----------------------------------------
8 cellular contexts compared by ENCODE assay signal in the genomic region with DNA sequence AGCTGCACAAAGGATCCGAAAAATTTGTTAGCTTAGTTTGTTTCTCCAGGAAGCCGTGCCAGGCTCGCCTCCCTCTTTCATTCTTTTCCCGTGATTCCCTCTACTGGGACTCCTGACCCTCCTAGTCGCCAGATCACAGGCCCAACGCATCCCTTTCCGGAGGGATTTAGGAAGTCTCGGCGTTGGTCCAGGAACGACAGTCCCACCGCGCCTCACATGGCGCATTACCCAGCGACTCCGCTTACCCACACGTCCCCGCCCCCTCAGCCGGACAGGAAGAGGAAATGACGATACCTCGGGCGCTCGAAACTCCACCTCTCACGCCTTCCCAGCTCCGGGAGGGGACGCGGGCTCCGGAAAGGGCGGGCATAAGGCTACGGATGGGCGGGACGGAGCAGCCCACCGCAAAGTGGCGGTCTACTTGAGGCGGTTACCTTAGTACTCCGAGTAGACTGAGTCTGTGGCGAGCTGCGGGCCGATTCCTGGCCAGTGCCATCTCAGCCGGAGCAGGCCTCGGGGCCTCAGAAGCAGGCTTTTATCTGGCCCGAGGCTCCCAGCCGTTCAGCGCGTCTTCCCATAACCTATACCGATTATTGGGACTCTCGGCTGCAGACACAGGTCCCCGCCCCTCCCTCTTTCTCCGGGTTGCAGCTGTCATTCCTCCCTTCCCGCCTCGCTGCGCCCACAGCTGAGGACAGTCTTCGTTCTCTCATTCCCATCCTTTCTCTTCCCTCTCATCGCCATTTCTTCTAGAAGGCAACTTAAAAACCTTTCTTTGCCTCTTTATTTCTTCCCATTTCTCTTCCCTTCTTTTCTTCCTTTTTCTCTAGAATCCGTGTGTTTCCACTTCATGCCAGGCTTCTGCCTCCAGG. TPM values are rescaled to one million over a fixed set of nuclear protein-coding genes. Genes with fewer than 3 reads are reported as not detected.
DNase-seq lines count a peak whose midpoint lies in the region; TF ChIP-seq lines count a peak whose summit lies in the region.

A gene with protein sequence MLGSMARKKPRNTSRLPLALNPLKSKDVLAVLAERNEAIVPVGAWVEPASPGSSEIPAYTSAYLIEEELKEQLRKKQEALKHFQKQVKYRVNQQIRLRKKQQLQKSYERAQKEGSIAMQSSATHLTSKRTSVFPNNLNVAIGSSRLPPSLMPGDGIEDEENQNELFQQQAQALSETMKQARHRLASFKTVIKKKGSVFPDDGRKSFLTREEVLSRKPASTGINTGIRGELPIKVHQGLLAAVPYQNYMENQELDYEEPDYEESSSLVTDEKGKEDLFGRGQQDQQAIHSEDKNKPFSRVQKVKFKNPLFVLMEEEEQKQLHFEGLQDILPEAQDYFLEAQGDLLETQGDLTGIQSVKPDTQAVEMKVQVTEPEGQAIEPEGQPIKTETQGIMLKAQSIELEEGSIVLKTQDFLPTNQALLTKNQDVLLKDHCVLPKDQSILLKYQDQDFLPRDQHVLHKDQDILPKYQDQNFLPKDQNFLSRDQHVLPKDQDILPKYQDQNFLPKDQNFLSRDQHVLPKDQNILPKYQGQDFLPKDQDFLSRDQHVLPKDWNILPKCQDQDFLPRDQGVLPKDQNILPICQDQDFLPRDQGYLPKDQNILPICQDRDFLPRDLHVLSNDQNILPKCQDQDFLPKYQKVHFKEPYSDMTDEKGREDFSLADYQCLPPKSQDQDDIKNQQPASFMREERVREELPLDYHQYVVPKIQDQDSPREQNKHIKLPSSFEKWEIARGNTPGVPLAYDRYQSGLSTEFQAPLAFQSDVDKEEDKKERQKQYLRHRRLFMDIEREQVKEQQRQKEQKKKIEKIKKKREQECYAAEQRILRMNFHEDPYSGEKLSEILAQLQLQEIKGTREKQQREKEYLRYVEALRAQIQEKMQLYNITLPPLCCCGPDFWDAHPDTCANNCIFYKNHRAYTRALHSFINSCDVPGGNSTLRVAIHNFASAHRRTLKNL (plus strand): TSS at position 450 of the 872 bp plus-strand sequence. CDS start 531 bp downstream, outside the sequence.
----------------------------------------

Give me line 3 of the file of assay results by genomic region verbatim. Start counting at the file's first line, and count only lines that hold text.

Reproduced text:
A gene with protein sequence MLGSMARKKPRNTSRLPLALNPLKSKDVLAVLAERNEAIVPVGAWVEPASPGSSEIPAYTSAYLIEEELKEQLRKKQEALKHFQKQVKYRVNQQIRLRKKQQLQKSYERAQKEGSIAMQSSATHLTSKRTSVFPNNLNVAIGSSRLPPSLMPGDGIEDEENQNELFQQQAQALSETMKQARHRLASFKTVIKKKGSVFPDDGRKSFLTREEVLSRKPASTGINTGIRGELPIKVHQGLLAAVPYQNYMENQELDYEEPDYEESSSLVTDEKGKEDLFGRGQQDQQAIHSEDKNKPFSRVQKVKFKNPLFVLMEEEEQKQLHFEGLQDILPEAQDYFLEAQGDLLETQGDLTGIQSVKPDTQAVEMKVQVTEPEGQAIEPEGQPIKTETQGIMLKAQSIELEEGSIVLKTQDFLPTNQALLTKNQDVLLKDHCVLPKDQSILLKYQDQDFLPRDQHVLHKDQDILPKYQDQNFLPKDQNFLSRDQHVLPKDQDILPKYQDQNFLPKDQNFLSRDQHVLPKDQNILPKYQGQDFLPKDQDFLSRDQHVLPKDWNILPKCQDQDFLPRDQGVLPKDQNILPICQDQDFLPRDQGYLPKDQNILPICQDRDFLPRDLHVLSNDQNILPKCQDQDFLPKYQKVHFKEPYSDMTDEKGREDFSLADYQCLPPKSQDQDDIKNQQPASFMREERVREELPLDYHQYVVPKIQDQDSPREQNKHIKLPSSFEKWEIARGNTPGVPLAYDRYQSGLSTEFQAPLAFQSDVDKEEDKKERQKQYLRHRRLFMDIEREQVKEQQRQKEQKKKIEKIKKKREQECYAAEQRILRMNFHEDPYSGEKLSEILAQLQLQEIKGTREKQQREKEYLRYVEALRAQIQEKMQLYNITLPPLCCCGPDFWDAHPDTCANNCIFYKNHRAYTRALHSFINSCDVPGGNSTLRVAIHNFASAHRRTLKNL (plus strand): TSS at position 450 of the 872 bp plus-strand sequence. CDS start 531 bp downstream, outside the sequence.